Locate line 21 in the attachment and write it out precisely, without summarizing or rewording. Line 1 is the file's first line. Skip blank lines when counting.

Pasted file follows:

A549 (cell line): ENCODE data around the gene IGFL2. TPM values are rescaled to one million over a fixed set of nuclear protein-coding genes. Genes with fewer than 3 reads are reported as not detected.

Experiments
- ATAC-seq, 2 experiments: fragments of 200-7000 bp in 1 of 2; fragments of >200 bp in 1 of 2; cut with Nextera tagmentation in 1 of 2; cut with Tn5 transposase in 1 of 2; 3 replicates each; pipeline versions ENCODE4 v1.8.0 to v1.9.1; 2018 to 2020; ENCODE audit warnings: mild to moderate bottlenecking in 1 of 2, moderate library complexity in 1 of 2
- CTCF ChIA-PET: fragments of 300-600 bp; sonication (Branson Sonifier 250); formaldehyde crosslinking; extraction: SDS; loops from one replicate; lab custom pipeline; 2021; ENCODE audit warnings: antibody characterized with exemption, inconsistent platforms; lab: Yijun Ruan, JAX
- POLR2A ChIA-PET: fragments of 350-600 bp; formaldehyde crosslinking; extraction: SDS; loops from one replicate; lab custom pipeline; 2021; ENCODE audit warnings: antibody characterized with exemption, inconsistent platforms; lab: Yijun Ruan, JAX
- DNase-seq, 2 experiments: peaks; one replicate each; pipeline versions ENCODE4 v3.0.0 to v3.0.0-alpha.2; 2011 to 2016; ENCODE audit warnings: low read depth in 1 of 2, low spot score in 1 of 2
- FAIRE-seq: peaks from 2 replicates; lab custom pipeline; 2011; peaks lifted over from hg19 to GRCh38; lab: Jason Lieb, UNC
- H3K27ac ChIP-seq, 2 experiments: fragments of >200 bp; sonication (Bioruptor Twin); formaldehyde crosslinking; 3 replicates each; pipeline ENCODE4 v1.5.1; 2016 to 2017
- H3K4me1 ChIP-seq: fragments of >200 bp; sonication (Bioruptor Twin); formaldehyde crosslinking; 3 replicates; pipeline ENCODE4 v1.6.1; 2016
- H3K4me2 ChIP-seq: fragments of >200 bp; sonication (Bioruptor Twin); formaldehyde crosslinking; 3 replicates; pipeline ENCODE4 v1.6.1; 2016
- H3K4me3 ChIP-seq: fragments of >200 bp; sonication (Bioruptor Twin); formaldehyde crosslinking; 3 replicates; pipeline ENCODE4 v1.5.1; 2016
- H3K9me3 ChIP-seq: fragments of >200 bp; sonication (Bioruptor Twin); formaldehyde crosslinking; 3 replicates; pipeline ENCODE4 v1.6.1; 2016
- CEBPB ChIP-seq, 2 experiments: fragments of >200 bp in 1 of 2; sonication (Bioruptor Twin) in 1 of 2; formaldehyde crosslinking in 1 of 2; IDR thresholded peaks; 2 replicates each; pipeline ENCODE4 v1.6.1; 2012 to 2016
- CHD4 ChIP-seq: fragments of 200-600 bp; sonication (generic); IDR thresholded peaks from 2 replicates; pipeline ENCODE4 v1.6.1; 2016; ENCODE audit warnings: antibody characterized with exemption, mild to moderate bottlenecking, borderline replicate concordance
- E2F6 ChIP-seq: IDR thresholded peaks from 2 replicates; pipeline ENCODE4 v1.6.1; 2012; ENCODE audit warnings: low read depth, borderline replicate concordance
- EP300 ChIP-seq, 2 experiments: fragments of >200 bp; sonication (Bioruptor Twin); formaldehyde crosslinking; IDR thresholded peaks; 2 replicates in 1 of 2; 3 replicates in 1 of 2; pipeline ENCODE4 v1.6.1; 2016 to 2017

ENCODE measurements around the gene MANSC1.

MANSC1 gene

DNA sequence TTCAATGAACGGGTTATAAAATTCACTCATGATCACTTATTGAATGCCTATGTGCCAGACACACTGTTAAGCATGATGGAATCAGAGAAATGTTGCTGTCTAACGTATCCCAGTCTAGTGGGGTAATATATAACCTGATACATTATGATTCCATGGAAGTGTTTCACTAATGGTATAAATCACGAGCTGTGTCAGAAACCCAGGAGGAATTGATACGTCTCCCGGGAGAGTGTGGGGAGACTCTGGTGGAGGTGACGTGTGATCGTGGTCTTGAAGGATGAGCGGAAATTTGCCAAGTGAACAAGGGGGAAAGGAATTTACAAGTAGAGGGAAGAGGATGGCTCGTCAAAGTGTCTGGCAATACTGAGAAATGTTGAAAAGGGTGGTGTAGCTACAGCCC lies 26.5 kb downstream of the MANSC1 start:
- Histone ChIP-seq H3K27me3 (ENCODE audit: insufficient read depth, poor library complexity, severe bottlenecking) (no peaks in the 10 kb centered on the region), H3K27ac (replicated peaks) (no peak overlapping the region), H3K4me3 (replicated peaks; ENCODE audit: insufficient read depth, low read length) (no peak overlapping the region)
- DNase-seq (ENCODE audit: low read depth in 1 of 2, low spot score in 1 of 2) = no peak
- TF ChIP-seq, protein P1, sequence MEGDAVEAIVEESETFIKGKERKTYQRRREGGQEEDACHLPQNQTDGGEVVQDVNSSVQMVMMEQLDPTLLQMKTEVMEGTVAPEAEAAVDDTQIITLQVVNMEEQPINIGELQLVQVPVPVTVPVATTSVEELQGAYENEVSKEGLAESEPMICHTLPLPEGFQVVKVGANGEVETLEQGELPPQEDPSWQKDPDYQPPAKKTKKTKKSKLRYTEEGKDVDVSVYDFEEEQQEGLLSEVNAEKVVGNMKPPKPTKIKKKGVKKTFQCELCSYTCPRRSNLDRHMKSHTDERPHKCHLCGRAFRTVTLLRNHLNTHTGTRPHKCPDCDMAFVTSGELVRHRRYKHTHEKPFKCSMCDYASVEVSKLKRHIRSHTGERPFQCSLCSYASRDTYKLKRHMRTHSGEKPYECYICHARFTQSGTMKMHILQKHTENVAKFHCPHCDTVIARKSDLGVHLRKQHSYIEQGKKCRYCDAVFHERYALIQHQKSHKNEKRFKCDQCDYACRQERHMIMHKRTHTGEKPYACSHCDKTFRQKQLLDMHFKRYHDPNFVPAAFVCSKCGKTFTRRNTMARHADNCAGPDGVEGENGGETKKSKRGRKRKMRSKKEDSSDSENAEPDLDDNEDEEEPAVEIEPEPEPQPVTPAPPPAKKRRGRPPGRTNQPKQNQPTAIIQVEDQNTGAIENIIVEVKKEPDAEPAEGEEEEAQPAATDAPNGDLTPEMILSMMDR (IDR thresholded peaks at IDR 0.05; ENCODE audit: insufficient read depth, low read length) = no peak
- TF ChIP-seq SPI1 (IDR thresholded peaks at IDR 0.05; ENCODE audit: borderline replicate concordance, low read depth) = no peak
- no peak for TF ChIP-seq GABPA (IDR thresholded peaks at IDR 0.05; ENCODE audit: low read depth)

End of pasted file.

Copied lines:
- DNase-seq (ENCODE audit: low read depth in 1 of 2, low spot score in 1 of 2) = no peak